**Statistical inference for two factor affine diffusions**

bbeata@math.u-szeged.hu

We consider general two factor affine diffusions

where *a* ∈ [0, ∞), *b, α, β, γ* ∈ ℝ,
*σ _{1}, σ_{2}, σ_{3}* ∈ [0, ∞),

*References:*

- [1] Barczy, M., Nyul, B. and Pap, G. (2016). Least squares estimation for the subcritical Heston model based on continuous time observations. Available at arXiv http://arxiv.org/abs/1511.05948
- [2] Barczy, M. and Pap, G. (2016). Asymptotic properties of maximum-likelihood estimators for Heston models based on continuous time observations. Statistics 50(2) 389-417.
- [3] Bolyog, B. and Pap, G. (2016). Conditions for stationarity and ergodicity of two-factor affine diffusions. Submitted.

**A general approach to probabilistic inequalities**

joint work with Istvan Fazekas,
Faculty of Informatics, University of Debrecen

pecsora.sandor@inst.unideb.hu

General theorems are obtained on exponential and Rosenthal's inequalities
and on complete convergence. The random variables (r.v.'s) *X _{1}, X2_{2}, …, X_{n}*
are said to be acceptable if

for any real number λ, see [1]. In this paper we shall show that an appropriate version of inequality (1) implies an exponential inequality. Then the exponential inequality implies a Rosenthal's inequality. Moreover, the
exponential inequality implies immediately complete convergence. We emphasize that to obtain the above results no additional dependence conditions are needed. Then our general theorems will be applied to weakly orthant dependent [4] sequences. We mention that the methods of the proofs are closely related to the ones used for independent r.v.'s [2], [3].

*Keywords:* Exponential inequality, Rosenthal's inequality.

*References:*

- [1] ANTONINI, R.G.; KOZACHENKO, Y.; VOLODIN, A.: Convergence of series of dependent '-sub-Gaussian random variables. J. Math. Anal. Appl. 338 2008, No. 2, 1188-1203.
- [2] FUK, D. H.; NAGAEV, S. V.: Probabilistic inequalities for sums of independent random variables. Teor. Verojatnost. i Primenen. 16 1971, 660-675.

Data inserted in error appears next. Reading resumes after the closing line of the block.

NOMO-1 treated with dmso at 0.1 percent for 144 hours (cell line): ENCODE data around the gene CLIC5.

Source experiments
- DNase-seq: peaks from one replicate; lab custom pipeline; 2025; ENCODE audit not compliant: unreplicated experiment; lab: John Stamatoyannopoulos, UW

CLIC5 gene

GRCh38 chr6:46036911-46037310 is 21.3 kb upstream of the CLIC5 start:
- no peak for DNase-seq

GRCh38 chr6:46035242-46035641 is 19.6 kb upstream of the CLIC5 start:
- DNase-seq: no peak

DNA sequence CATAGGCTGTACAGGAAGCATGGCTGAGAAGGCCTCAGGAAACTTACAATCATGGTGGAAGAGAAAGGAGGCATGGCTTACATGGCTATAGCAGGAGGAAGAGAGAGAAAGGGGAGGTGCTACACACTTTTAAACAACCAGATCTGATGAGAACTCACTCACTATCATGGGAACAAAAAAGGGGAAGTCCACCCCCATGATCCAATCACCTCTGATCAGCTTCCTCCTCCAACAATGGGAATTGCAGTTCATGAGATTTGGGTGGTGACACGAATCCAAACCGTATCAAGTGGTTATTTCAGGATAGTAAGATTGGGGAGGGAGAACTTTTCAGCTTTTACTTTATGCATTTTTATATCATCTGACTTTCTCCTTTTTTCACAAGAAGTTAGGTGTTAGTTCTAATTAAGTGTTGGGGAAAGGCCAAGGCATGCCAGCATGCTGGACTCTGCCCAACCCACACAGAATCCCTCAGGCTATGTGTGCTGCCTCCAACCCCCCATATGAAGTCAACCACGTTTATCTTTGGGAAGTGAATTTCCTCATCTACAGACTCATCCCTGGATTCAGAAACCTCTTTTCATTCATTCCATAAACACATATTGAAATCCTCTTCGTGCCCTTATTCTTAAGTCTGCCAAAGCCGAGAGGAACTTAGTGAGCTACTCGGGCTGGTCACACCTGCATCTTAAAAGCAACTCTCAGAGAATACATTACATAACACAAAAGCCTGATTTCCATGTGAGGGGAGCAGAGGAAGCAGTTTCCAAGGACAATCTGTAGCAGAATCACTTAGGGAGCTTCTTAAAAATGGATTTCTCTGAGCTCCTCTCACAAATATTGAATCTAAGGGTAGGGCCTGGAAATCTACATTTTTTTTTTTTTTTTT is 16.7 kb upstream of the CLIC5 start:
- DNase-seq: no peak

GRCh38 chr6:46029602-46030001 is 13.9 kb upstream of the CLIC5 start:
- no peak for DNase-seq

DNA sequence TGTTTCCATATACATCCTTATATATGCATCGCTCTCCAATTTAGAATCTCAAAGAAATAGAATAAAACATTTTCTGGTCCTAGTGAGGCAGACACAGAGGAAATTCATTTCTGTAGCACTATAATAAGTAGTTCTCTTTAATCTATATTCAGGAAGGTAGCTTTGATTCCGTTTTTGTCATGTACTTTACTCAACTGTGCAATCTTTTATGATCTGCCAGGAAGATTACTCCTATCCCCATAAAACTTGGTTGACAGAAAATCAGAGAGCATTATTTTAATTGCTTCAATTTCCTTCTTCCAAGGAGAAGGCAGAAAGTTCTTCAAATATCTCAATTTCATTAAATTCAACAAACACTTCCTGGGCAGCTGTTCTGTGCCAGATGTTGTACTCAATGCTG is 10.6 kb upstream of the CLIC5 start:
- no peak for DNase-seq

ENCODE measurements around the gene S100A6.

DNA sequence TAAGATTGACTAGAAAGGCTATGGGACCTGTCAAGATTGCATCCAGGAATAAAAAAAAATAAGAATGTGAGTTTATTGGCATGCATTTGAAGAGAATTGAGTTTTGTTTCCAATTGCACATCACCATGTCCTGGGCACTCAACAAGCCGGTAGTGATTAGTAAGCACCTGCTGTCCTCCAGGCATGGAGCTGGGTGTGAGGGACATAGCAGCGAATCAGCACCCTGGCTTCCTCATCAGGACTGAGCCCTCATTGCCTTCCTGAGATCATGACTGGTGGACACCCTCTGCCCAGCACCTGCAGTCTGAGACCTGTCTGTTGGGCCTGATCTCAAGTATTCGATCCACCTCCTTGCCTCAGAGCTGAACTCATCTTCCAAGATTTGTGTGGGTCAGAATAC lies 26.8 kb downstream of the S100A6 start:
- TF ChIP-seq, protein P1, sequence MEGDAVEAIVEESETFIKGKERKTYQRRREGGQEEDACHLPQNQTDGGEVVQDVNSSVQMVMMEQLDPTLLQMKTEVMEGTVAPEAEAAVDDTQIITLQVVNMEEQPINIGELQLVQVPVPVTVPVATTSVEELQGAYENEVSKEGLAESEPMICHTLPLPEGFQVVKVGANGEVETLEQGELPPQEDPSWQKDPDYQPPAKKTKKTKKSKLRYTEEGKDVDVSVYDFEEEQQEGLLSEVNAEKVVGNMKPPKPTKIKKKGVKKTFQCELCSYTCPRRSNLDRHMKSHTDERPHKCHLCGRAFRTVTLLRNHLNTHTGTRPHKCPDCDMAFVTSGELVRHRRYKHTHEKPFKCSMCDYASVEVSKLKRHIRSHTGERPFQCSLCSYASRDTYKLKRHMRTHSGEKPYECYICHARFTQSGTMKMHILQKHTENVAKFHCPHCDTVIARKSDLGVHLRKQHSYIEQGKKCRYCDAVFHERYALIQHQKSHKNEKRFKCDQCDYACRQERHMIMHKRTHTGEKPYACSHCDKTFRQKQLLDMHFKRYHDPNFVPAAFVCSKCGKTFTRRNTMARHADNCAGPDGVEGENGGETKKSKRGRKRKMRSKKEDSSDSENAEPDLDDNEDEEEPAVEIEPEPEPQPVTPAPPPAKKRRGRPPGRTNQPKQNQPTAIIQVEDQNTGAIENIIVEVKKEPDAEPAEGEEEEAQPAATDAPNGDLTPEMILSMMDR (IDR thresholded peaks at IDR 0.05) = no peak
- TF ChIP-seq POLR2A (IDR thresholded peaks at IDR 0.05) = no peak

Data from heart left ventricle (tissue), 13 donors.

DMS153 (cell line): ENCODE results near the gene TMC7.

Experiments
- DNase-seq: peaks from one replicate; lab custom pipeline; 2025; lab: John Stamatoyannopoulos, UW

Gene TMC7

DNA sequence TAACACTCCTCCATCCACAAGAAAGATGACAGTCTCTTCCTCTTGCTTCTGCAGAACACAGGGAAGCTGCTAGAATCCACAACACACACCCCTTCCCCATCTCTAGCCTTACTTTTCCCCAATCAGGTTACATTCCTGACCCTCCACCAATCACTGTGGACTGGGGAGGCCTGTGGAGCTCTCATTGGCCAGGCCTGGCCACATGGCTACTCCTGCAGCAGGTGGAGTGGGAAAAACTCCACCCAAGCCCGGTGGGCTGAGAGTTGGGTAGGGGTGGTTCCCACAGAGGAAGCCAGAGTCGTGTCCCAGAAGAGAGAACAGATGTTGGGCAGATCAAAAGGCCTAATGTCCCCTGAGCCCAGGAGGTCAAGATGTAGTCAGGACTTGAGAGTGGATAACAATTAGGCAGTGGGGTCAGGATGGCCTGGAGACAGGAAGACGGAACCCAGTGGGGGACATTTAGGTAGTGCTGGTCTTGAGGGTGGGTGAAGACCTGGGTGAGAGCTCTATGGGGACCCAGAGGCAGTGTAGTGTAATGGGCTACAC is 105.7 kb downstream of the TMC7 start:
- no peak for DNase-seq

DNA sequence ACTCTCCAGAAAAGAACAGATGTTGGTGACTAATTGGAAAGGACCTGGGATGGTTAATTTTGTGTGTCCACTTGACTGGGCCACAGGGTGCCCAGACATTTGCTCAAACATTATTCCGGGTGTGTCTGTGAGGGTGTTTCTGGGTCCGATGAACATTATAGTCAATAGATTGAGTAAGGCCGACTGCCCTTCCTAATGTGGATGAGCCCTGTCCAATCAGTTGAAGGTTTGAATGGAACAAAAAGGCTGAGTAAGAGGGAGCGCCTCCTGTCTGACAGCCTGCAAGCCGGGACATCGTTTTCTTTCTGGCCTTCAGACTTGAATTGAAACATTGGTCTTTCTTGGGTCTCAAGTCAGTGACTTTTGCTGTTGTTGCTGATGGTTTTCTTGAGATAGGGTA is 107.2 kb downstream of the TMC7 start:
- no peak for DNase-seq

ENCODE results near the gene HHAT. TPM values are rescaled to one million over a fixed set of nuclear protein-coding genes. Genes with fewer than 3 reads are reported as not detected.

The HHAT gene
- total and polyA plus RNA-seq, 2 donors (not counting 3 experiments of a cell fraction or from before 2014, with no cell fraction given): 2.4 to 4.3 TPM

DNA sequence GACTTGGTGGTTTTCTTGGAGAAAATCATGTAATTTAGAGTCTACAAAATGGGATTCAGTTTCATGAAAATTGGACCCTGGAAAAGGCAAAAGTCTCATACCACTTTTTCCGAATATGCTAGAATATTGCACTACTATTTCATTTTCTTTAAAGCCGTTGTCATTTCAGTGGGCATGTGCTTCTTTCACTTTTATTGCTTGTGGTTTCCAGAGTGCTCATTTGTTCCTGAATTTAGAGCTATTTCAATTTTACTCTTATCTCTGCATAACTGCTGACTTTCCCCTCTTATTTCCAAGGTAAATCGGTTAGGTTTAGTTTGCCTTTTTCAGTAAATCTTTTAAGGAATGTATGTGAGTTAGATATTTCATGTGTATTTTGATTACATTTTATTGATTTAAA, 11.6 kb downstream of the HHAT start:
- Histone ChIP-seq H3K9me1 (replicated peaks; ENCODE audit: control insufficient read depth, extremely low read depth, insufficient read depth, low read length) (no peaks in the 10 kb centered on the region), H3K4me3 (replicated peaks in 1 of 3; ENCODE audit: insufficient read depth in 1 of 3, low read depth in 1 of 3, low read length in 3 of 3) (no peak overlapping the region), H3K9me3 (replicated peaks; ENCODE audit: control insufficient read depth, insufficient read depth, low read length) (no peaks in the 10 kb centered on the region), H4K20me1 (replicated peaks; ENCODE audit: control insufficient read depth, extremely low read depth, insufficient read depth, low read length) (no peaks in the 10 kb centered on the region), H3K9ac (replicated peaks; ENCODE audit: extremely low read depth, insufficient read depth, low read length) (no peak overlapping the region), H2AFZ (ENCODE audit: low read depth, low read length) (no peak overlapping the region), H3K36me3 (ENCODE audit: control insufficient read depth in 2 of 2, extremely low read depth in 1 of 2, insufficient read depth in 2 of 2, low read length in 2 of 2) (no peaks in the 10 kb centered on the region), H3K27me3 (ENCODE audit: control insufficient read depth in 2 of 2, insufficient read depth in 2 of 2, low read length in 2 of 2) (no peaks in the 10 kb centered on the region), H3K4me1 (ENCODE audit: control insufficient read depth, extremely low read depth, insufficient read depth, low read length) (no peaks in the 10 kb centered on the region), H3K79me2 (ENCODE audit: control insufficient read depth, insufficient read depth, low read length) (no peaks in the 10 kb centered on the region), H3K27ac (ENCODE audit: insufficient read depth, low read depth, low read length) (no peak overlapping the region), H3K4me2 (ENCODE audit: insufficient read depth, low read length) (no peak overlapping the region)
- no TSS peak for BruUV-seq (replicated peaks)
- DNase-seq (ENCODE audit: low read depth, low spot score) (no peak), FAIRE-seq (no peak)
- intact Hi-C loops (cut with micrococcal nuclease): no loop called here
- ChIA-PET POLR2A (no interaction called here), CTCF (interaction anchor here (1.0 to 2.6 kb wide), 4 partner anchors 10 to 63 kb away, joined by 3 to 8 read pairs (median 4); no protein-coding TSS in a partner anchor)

- [3] PETROV, V. V.: Limit theorems of probability theory. Sequences of independent random variables. The Clarendon Press, Oxford University Press, New York, 1995.
- [4] WANG, KAIYONG; WANG, YUEBAO; GAO, QINGWU.: Uniform asymptotics for the nite-time ruin probability of a dependent risk model with a constant interest rate. Methodol. Comput. Appl. Probab. 15 2013, no. 1, 109-124.

**Handling missing or incomplete data in a Bayesian network meta-analysis framework**

co-authors: Ileana Baldi, Clara Minto, Dario Gregori

danila.83@live.com

A Bayesian NMA model is often used to estimate the effect of each intervention compared to others in the network and the results may be synthesized in terms of rank probabilities of considered treatments. In several cases, a NMA is associated to a loss of information due to incomplete data of studies retrieved through a systematic review, which are therefore excluded from the analysis. Several methods are provided in literature to handle missing or incomplete data in a NMA framework.

It is often the case that only baseline and follow-up measurement are available; to obtain data about mean change it is necessary to consider pre-post study correlation. In a Bayesian framework, some authors (Abrams, 2005), suggest imputation strategies of pre-post correlation by generating a posterior distribution of Fisher’s transformation to obtain a posterior estimate of correlation.

In other cases, a variability measure associated to mean change score might be unavailable. Different imputation methods are suggested in literature, as those based on maximum standard deviation imputation. The purpose of this study is to verify the robustness of Bayesian NMA models with respect to different imputation strategies through simulations.

Fifty trials are simulated in full databases by including baseline, follow-up and Delta variation information. Baseline data are obtained by sampling from bounded 0-100 normal distributions (X~N(41.8,21.5)) (Cannon, 2000), to mimick the support of WOMAC score. Delta variation data are simulated from normal distributions with parameters provided by a literature review about 6 FANS treatments against symptoms of knee osteoarthritis as shown above.

Mean delta | SD Delta | Author-Year | |
---|---|---|---|

Rofecoxib | -26.70 | 22.99 | Cannon, 2000 |

Diclofenac | -29.60 | 23.39 | Cannon, 2000 |

Etoricoxib | -31.03 | 20.13 | Reginster, 2006 |

Licofelone | -18.18 | 25.88 | Raynauld, 2008 |

Naproxen | -19.31 | 25.68 | Raynauld, 2008 |

Placebo | -9.94 | 21.29 | Kahan, 2009 |

Follow up variability data are provided from generated Delta and baseline variability measures, using inverse formula, setting hypotheses on pre-post correlation and considering, in each scenario, a sequence from 0.3 to 0.95 by 0.05.

Sample size are obtained by sampling from an uniform distribution bounded 50-100. Between trial heterogeneity has been included as a variability measure by following, for each simulation setting, a sequence from 0.1 to 5 by 0.1. Each simulation scenario provides different combination of heterogeneity between trials and pre-post correlation creating 700 scenarios.